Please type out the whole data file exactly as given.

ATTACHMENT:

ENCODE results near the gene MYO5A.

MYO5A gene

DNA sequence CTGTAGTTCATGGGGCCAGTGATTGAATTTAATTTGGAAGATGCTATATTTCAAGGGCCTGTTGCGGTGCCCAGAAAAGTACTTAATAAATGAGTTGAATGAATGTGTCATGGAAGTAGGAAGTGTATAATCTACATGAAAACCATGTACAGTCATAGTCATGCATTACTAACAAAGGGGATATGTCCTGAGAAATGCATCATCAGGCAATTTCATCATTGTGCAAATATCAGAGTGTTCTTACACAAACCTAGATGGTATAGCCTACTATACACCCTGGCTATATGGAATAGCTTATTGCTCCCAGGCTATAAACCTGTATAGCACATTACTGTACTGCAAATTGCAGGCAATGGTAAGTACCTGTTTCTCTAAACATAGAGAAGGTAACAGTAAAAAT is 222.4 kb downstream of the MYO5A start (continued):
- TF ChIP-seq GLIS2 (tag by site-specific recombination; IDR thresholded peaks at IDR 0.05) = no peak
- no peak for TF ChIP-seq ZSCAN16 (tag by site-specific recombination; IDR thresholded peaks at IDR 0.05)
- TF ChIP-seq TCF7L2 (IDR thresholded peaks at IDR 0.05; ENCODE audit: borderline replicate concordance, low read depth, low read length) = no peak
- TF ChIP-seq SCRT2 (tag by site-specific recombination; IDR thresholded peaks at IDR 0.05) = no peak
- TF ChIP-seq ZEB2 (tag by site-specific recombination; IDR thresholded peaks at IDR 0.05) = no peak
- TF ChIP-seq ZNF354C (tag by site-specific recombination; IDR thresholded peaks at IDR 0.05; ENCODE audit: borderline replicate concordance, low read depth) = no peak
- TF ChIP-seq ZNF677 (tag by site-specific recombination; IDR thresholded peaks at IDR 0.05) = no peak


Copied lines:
ENCODE results near the gene MYO5A.

MYO5A gene

DNA sequence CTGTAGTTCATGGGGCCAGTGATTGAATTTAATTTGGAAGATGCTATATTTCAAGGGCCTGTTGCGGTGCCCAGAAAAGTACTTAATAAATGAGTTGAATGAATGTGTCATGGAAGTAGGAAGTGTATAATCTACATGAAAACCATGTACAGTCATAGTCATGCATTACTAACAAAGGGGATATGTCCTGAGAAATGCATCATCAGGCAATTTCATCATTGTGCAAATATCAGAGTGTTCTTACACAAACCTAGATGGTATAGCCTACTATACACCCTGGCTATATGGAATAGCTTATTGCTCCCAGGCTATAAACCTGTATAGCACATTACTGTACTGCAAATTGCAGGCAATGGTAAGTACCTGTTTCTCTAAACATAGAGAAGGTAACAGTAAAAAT is 222.4 kb downstream of the MYO5A start (continued):
- TF ChIP-seq GLIS2 (tag by site-specific recombination; IDR thresholded peaks at IDR 0.05) = no peak
- no peak for TF ChIP-seq ZSCAN16 (tag by site-specific recombination; IDR thresholded peaks at IDR 0.05)
- TF ChIP-seq TCF7L2 (IDR thresholded peaks at IDR 0.05; ENCODE audit: borderline replicate concordance, low read depth, low read length) = no peak
- TF ChIP-seq SCRT2 (tag by site-specific recombination; IDR thresholded peaks at IDR 0.05) = no peak
- TF ChIP-seq ZEB2 (tag by site-specific recombination; IDR thresholded peaks at IDR 0.05) = no peak
- TF ChIP-seq ZNF354C (tag by site-specific recombination; IDR thresholded peaks at IDR 0.05; ENCODE audit: borderline replicate concordance, low read depth) = no peak
- TF ChIP-seq ZNF677 (tag by site-specific recombination; IDR thresholded peaks at IDR 0.05) = no peak